East Bay J's Reviews > Lost Highway: Journeys and Arrivals of American Musicians

Lost Highway by Peter Guralnick
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Dec 11, 2010

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bookshelves: about-music
Read from March 23 to 30, 2012

In his introduction, Peter Guralnick makes a statement, which, to me, sums up his writing style rather well.

“I reread what I once had written and it seemed right to me, it was not that I disagreed with what I had said, it was just that I could no longer say it so simply.”

This being the first of Guralnick’s books I’ve read, I find that I would prefer the simpler Guralnick to this later, more complex one. He goes on to say, “I have learned that people for the most part want to talk.”

Guralnick is no exception. His writing, while deeply and complexly informed and intelligent, is wordy enough to be distracting. Why say something simply when more words can be used? Because it makes for better, clearer, cleaner, more effective communication. I’ve often wondered, when encountering writing of this type, if it comes from a background in journalism, where word count often reflects pay. In Guralnick’s case, considering he was a writer of magazine articles before becoming a published author, perhaps this is the case. I will say that, had I not been as interested in the subject matter as I am, I would have had a damnable time trying to get through this book.

That’s all the negative criticism I have for Guralnick or Lost Highway. Whether discussing legends of music or relatively unknown musicians, his articles are interesting and informative. That these are articles collected into book form is made evident by Guralnick himself.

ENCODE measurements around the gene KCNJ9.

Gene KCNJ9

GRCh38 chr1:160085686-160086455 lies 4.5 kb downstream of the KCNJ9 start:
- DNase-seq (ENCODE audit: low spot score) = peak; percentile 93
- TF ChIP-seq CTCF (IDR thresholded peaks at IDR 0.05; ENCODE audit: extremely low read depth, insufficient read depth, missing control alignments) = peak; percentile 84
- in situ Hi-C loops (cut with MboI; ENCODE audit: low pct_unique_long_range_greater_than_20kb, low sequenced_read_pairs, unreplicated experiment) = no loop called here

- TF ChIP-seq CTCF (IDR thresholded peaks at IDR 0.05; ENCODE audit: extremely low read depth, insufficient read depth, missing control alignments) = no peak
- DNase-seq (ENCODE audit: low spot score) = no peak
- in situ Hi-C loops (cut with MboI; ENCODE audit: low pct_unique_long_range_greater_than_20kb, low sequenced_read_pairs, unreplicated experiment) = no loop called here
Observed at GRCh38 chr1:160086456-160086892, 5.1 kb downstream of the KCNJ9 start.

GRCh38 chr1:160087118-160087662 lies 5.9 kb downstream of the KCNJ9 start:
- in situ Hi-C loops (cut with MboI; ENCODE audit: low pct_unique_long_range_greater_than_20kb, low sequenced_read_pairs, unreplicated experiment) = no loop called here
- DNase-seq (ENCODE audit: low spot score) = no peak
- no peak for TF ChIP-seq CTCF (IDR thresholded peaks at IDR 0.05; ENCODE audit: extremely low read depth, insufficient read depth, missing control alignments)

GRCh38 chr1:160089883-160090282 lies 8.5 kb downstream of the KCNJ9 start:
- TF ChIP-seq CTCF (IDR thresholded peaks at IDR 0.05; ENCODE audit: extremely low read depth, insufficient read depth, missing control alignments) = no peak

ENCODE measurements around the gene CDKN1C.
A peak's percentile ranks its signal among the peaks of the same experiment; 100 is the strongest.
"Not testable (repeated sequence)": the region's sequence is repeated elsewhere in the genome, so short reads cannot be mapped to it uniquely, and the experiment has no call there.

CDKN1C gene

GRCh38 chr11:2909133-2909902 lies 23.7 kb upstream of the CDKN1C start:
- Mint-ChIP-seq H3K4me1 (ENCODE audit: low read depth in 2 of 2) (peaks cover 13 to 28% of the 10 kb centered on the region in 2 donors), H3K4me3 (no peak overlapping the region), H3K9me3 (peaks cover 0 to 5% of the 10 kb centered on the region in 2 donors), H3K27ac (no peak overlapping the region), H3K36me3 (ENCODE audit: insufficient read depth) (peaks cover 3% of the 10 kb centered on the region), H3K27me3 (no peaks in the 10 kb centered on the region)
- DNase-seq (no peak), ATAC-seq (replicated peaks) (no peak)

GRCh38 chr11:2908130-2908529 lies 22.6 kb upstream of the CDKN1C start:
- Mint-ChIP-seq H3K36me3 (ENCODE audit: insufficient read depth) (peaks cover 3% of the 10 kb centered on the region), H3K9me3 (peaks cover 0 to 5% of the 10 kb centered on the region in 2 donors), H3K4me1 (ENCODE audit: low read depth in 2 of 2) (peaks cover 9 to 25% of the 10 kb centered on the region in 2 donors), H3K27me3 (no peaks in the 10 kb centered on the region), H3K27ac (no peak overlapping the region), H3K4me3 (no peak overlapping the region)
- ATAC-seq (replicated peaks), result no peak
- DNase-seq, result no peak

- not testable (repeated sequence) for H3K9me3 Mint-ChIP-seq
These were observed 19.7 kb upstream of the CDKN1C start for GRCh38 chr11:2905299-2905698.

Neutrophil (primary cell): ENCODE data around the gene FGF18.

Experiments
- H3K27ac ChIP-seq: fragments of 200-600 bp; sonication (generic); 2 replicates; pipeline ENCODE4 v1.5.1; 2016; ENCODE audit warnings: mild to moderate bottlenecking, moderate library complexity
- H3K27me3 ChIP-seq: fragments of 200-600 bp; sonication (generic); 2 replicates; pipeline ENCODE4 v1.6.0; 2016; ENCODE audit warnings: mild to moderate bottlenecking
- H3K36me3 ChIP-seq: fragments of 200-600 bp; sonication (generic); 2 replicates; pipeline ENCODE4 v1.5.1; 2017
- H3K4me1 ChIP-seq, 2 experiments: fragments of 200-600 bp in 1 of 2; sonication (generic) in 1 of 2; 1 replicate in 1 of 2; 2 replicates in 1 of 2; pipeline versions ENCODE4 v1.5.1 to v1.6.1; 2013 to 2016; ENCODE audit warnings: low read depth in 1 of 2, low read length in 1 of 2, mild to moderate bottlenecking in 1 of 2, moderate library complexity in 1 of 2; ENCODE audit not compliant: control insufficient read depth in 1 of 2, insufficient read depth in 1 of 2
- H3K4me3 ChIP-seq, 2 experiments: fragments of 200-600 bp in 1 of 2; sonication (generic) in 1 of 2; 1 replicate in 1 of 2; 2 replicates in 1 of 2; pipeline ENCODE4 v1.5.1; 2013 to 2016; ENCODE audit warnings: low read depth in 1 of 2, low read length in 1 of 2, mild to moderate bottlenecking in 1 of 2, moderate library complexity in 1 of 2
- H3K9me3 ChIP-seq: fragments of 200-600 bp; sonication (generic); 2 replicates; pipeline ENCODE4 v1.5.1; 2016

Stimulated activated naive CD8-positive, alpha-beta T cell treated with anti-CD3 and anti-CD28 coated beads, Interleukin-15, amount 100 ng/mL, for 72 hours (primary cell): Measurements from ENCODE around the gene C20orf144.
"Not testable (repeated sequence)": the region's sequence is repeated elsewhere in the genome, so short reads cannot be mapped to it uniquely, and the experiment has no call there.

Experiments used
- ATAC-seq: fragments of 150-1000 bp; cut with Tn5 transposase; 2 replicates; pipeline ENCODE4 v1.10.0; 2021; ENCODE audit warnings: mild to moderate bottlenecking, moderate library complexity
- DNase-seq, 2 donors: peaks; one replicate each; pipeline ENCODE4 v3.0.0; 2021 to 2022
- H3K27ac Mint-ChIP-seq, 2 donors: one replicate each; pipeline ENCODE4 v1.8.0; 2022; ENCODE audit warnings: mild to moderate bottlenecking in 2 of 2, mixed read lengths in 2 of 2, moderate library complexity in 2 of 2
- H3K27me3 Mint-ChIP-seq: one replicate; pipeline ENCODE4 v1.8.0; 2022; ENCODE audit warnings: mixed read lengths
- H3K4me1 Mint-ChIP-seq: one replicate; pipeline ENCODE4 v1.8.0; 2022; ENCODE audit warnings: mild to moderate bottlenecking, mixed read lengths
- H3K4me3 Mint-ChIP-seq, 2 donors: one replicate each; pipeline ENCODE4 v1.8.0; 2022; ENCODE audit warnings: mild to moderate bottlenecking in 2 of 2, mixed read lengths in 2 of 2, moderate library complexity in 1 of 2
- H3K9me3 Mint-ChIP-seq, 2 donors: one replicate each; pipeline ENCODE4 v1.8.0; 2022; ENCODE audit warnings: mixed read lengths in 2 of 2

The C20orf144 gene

There is a great deal to be learned from this volume about music and musicians, but also about the sociological factors of the time, be they economics, politics or what have you. His inclusion of people as well known as Elvis Presley and as obscure as Sleepy LaBeef gives the reader a well rounded look at the blues, country and rock ‘n’ roll music of a now bygone era. I find this to be one of the greatest contributions a music writer can make to the literature, as the relative continuity, the place and time, is often lost or is assumed to be known. This feeling of continuity, the history relative to the surrounding themes and events of the time is of the utmost importance.

Personally, I was thrilled to read articles on Howlin’ Wolf, Rufus Thomas, Hank Snow, Scotty Moore, Otis Spann and Sam Phillips. I was pleased to be introduced to the likes of Sleepy LaBeef, Stoney Edwards and DeFord Bailey. I thought it was a smart and insightful move to include an article on Big Joe Turner in a book with two articles about Elvis Presley.

Anyone interested in blues, country and the people who made those sounds will enjoy the wealth of knowledge to be found in these pages. There is much to take in and even more to take away.
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